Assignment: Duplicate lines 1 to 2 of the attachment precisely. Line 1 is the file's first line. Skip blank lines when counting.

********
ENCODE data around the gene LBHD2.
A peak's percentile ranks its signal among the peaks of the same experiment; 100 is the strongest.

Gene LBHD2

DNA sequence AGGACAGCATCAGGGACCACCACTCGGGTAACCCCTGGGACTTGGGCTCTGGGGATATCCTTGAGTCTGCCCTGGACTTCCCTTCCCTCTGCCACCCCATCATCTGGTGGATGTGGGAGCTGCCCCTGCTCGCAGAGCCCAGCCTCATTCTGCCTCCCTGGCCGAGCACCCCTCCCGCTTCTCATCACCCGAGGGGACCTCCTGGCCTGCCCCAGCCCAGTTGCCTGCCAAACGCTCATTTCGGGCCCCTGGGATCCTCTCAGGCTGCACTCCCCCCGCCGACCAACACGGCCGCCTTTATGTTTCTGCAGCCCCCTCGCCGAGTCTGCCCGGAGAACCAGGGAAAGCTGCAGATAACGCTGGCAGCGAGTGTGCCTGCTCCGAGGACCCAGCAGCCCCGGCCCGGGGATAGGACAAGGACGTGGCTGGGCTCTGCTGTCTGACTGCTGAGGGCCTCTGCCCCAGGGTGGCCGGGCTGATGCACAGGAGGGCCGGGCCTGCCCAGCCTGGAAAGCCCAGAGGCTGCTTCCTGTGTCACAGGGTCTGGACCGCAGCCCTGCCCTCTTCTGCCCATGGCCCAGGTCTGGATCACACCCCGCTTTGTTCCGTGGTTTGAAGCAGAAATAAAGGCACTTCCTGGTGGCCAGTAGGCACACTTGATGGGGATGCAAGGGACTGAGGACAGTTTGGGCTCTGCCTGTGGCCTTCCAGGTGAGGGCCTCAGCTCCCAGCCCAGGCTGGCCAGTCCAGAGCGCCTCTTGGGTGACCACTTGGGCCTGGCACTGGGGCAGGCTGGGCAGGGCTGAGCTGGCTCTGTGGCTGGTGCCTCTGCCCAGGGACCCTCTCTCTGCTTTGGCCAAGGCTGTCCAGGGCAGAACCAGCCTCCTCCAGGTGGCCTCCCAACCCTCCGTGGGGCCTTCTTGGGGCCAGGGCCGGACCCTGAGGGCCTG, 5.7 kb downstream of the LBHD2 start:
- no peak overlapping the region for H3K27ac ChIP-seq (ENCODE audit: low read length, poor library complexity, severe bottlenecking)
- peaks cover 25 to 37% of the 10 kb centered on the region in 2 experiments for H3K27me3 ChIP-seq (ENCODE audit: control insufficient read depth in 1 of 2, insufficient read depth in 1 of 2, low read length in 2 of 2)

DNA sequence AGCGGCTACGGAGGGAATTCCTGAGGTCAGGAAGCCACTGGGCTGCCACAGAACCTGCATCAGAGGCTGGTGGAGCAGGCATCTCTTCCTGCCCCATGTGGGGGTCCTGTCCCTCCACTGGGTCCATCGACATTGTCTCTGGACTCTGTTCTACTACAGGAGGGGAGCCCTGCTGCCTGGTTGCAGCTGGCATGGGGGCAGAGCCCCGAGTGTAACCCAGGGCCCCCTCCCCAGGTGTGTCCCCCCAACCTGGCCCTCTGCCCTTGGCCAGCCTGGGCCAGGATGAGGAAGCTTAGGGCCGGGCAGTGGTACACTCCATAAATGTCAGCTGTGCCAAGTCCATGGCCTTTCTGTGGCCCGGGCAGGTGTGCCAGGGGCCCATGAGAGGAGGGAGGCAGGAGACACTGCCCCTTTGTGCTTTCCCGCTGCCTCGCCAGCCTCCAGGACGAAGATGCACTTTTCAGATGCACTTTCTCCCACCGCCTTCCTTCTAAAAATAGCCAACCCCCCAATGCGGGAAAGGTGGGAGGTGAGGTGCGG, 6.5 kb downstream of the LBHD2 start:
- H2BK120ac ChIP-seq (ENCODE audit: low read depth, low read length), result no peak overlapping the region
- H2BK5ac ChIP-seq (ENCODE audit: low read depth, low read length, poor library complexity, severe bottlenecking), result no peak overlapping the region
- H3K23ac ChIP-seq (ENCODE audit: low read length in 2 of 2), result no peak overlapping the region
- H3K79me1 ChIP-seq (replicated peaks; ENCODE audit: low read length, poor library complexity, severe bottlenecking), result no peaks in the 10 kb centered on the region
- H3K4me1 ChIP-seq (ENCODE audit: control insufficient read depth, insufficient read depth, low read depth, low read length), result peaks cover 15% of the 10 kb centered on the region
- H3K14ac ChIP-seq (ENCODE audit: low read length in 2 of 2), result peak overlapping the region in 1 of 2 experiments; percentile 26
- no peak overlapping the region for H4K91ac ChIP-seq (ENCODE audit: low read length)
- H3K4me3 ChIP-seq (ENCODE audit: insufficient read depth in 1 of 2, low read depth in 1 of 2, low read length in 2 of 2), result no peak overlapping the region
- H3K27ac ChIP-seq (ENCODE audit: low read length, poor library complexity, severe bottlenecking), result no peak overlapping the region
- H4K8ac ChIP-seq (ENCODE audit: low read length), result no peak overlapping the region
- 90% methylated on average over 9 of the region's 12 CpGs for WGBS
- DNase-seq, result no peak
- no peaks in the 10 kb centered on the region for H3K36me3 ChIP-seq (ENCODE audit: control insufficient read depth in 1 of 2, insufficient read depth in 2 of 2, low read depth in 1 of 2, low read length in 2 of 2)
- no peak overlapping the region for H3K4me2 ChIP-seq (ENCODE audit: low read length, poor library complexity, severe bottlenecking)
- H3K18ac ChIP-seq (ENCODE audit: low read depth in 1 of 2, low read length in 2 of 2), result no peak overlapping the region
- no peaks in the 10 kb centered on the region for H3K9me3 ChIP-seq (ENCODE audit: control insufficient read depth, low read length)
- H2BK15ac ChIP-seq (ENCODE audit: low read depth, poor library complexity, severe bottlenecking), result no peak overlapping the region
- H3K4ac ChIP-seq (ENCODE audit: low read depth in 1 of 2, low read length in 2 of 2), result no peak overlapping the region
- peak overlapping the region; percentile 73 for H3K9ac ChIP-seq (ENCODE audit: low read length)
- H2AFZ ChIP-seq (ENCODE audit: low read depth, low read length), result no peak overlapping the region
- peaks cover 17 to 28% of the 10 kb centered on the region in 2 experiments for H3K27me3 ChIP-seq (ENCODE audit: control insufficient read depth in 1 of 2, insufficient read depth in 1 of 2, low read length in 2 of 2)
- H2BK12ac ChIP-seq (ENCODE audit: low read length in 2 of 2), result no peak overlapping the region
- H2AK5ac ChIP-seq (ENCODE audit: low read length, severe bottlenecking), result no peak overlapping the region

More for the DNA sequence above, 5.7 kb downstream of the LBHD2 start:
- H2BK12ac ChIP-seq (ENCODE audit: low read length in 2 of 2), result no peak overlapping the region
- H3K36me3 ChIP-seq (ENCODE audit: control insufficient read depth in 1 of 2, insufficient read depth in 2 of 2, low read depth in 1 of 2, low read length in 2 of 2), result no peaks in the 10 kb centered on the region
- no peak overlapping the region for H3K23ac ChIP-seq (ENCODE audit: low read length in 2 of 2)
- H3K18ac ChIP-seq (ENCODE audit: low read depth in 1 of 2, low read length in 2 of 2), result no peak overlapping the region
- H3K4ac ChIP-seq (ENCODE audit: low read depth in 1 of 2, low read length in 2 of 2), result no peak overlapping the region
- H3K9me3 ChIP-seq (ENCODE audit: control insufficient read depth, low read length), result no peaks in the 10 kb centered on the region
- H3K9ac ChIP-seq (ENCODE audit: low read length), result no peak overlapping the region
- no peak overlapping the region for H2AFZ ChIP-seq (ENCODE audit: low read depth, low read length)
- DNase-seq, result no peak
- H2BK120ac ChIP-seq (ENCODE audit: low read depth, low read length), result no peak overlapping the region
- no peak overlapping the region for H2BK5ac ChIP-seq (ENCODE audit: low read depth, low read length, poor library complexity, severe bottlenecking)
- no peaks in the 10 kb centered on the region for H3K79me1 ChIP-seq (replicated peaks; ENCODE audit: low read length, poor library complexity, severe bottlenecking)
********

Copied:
ENCODE data around the gene LBHD2.
A peak's percentile ranks its signal among the peaks of the same experiment; 100 is the strongest.